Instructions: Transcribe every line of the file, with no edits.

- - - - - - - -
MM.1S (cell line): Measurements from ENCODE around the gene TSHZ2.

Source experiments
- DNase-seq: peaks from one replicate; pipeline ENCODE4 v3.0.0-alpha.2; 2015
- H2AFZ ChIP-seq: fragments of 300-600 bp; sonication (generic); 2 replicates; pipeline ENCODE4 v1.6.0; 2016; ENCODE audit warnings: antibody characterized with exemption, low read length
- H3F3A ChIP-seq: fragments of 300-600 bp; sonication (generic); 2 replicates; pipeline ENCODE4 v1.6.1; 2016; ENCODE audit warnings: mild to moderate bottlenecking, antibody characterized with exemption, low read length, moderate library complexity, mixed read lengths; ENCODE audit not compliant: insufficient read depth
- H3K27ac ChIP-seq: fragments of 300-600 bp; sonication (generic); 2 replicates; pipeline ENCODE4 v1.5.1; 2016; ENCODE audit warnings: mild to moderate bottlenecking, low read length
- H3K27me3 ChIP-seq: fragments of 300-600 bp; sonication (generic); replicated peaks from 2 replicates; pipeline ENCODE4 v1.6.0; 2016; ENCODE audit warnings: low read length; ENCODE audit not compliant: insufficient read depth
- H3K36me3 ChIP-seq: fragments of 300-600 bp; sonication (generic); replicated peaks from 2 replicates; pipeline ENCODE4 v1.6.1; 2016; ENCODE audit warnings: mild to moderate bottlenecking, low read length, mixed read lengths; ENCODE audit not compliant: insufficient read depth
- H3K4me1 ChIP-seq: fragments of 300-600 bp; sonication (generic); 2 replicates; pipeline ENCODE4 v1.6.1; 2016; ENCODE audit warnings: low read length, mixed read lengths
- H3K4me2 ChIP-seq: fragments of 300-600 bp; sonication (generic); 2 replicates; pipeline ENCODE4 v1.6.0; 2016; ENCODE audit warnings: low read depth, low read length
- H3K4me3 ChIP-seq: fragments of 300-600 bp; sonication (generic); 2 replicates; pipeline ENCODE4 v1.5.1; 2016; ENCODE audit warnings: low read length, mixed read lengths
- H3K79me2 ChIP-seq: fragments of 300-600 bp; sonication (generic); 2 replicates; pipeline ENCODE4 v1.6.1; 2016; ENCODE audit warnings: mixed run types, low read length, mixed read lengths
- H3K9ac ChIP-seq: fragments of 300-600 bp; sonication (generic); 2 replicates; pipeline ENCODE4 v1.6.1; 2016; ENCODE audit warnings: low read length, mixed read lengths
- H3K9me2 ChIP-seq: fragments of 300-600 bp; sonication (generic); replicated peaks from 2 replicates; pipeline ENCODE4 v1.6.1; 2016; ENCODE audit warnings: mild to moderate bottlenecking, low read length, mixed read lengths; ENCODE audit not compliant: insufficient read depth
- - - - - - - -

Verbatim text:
MM.1S (cell line): Measurements from ENCODE around the gene TSHZ2.

Source experiments
- DNase-seq: peaks from one replicate; pipeline ENCODE4 v3.0.0-alpha.2; 2015
- H2AFZ ChIP-seq: fragments of 300-600 bp; sonication (generic); 2 replicates; pipeline ENCODE4 v1.6.0; 2016; ENCODE audit warnings: antibody characterized with exemption, low read length
- H3F3A ChIP-seq: fragments of 300-600 bp; sonication (generic); 2 replicates; pipeline ENCODE4 v1.6.1; 2016; ENCODE audit warnings: mild to moderate bottlenecking, antibody characterized with exemption, low read length, moderate library complexity, mixed read lengths; ENCODE audit not compliant: insufficient read depth
- H3K27ac ChIP-seq: fragments of 300-600 bp; sonication (generic); 2 replicates; pipeline ENCODE4 v1.5.1; 2016; ENCODE audit warnings: mild to moderate bottlenecking, low read length
- H3K27me3 ChIP-seq: fragments of 300-600 bp; sonication (generic); replicated peaks from 2 replicates; pipeline ENCODE4 v1.6.0; 2016; ENCODE audit warnings: low read length; ENCODE audit not compliant: insufficient read depth
- H3K36me3 ChIP-seq: fragments of 300-600 bp; sonication (generic); replicated peaks from 2 replicates; pipeline ENCODE4 v1.6.1; 2016; ENCODE audit warnings: mild to moderate bottlenecking, low read length, mixed read lengths; ENCODE audit not compliant: insufficient read depth
- H3K4me1 ChIP-seq: fragments of 300-600 bp; sonication (generic); 2 replicates; pipeline ENCODE4 v1.6.1; 2016; ENCODE audit warnings: low read length, mixed read lengths
- H3K4me2 ChIP-seq: fragments of 300-600 bp; sonication (generic); 2 replicates; pipeline ENCODE4 v1.6.0; 2016; ENCODE audit warnings: low read depth, low read length
- H3K4me3 ChIP-seq: fragments of 300-600 bp; sonication (generic); 2 replicates; pipeline ENCODE4 v1.5.1; 2016; ENCODE audit warnings: low read length, mixed read lengths
- H3K79me2 ChIP-seq: fragments of 300-600 bp; sonication (generic); 2 replicates; pipeline ENCODE4 v1.6.1; 2016; ENCODE audit warnings: mixed run types, low read length, mixed read lengths
- H3K9ac ChIP-seq: fragments of 300-600 bp; sonication (generic); 2 replicates; pipeline ENCODE4 v1.6.1; 2016; ENCODE audit warnings: low read length, mixed read lengths
- H3K9me2 ChIP-seq: fragments of 300-600 bp; sonication (generic); replicated peaks from 2 replicates; pipeline ENCODE4 v1.6.1; 2016; ENCODE audit warnings: mild to moderate bottlenecking, low read length, mixed read lengths; ENCODE audit not compliant: insufficient read depth